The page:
Deploy S/4HANA 1809 to Microsoft Azure in two hours

By Paul Snyman
Paul Snyman

Paul is Senior Vice President and Product Portfolio Owner responsible for Cloud and Managed Services at EPI-USE Labs. He has over 23 years of diverse enterprise technology experience. He is based in Silicon Valley where he is working to perfect the balance of technology interests, endurance activities, and family time.

Written on Jan 8, 2019 1:24:10 PM

Background

Public Cloud is here to stay, and for me it's about enabling business agility and improving time to value, in addition to all the great techie benefits. In the Enterprise space, I'm seeing Microsoft Azure performing very strongly as the most natural fit for large corporations with existing (EA) license agreements and identity (AD) infrastructure already in place. Added to that, Microsoft has been running SAP for over 20 years and has moved their core SAP systems onto their Azure public cloud platform. Their level of knowledge around running large-scale SAP on their hyperscale infrastructure is pretty obvious when you consult their SAP on Azure web page.

Read on for more...

microsoft-and-sap

While SAP Operations runs a very tight ship in terms of data center operations, SAP themselves have recognized they can't keep up with the level of investment that Microsoft & AWS have been making in public cloud hyperscale infrastructure. They have pivoted to start offering customers choices about which cloud provider they can use to deploy SAP solutions on, such as Microsoft Azure. The SAP Cloud Appliance Library, aka CAL, was borne out of this pivot and  enables customers to rapidly provision SAP templates and pre-configured solutions onto the cloud provider they choose.

This article provides a simple walk-through of one of these CAL scenarios to demonstrate the incredible time to value this concept makes available on Microsoft Azure. Given all SAP customers are thinking about S/4HANA, we have selected to deploy the latest and greatest S/4HANA 1809, Fully-Activated Appliance with a pre-installed SAP S/4HANA 1809OP (On Premise Edition) SP00 system, including pre-activated SAP Best Practices content and sample data, which is fantastic for customers looking to explore a Greenfields approach to business transformation on SAP.

Before you start

You will need the following to follow along and do everything demonstrated in this document:

1: Microsoft Azure subscription
2: SAP ID

The easy path to deploy S/4HANA 1809 to Microsoft Azure:

  1. Get your Microsoft Azure subscription ID
  2. Visit the SAP CAL website and browse the available Solutions
  3. Select SAP S/4HANA 1809, Fully Activated Appliance (Trial)
  4. Create a CAL Account and link to your Azure subscription
  5. Assign the CAL (SAP) Account to use for this new Instance
  6. Provide the Instance details for the S/4HANA 1809 Solution
  7. Review Azure VM sizes
  8. Confirm instance scheduling
  9. Instance initialization in the CAL
  10. Instance initialization in Azure
  11. Verify CAL activation status
  12. Understand your access and login details
  13. Login to the deployed SAP appliances on Azure
  14. Explore S/4HANA 1809!
  15. Suspend your instance when done

1. Get your Microsoft Azure subscription ID

Login to the Azure portal,  the Subscriptions view and copy the Subscription ID you want to use from the SAP Cloud Appliance library:


2. Visit the SAP CAL website and browse the available Solutions

Go to https://cal.sap.com (SAP ID required):


Select the Solutions tab on the left to view all the available options to deploy:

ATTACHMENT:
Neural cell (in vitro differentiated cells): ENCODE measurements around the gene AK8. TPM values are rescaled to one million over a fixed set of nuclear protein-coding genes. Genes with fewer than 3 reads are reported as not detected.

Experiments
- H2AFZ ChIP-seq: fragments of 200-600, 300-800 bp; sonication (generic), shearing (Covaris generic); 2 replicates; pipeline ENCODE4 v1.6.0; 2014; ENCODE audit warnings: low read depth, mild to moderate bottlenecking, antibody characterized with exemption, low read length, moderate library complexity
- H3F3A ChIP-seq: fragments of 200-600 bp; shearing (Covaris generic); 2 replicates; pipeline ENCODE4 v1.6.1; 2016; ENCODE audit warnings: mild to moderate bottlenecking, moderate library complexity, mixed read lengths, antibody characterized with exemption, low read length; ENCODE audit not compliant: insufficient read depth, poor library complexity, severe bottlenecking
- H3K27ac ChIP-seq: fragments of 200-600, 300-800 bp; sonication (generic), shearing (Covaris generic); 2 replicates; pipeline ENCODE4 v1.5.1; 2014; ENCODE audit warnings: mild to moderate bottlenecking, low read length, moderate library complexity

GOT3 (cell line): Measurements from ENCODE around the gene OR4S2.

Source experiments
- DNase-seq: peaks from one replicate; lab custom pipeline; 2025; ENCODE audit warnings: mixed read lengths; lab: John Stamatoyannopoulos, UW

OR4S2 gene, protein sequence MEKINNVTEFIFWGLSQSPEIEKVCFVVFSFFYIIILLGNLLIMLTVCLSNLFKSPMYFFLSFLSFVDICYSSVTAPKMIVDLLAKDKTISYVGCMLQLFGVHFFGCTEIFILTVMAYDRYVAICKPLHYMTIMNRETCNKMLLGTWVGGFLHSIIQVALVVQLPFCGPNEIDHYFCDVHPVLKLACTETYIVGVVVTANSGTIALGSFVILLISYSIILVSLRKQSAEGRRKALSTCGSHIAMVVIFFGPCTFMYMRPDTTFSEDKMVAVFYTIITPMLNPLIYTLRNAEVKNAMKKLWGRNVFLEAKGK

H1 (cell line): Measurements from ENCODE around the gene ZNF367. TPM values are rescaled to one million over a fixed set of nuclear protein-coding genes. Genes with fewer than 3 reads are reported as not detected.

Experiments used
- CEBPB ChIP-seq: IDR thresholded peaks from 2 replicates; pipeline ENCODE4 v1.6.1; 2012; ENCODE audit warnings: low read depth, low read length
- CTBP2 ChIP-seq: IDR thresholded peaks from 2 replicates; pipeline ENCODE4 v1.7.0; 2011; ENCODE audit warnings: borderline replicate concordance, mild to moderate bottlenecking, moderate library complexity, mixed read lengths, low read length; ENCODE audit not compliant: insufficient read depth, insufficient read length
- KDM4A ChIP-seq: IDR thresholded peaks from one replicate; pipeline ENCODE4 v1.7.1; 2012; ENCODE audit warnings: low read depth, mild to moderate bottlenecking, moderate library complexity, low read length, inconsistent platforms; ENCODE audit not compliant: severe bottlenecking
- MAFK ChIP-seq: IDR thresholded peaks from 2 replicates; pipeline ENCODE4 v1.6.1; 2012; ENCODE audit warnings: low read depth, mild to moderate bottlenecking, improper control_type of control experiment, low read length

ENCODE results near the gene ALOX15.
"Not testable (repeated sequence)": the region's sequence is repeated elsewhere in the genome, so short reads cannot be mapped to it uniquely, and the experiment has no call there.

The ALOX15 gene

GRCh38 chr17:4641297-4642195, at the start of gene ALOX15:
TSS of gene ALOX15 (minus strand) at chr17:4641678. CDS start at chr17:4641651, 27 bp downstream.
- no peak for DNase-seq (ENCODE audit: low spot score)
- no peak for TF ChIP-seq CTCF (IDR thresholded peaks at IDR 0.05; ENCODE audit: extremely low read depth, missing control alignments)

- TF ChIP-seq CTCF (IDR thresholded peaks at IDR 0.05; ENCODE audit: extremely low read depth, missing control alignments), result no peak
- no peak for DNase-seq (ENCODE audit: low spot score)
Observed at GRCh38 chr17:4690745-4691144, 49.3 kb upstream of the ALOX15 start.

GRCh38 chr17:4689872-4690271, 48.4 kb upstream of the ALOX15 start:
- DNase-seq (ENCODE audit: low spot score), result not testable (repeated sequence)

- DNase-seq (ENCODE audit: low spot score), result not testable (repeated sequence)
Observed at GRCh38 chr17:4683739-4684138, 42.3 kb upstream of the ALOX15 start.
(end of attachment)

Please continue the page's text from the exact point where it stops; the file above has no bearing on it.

3. Select SAP S/4HANA 1809, Fully Activated Appliance (Trial)

View the Solution details and documentation, and when ready select Create Instance:


Browse the details and select I Accept when ready:


4. Create a CAL Account and link to your Azure subscription

You’ll then be prompted to select Microsoft Azure from the selection list:


Paste your Microsoft Azure Subscription ID into the field provided and select Authorize:


You’ll be prompted to login to your Microsoft Azure subscription to authorize CAL to use it:


Select the Consent checkbox and then select Accept to continue:


5. Assign the CAL (SAP) Account to use for this new Instance

Select the applicable SAP CAL Account User and Role to assign to the Instance (of S/4HANA 1809 on Azure) and continue:


6. Provide the Instance details for the S/4HANA 1809 Solution

Type in a descriptive Instance name, select the closest Azure region and then type in a memorable Solution Password, paying attention to their limited password rules - do not lose this password as it will be used in many places to access your new instance. (The password screen is also shown as Step 4 in Advanced mode):


If you toggle over from Basic to Advanced mode, you can see more details but can’t really do much more. Proceed by selecting the blue Step 3 button at the bottom:


7. Review Azure VM sizes

Start by reviewing the Activate column and deselecting any optional Virtual Machines you aren’t interested in - in my case I deselected the optional BusinessObjects platform which is going to save me from consuming any E4_v3 VM costs. Notice that the S/4HANA VM is sized to use a E32S_v3 VM with 32 cores and 256GB memory which is the bulk of the overall runtime cost (estimate in the right hand pane):


Scroll down to review the Storage allocations. Azure VMs always have an OS storage volume and a temporary data volume by default and drives are manifested as VHDs (virtual hard disks):


Scroll down some more to review and edit the (network) Access Points. This is effectively creating a firewall rule (NSG) to whitelist the IP address of the computer you want to use to access the applicable VM over the internet - in this example I’ve selected to only open up the RDP port to the Windows jump (bastion) host VM and kept all other public access to the SAP hosts closed:


Scroll down and then enter or reconfirm your Solution Password, and remember to store this securely in a key vault somewhere. When ready to proceed select the button Step 5: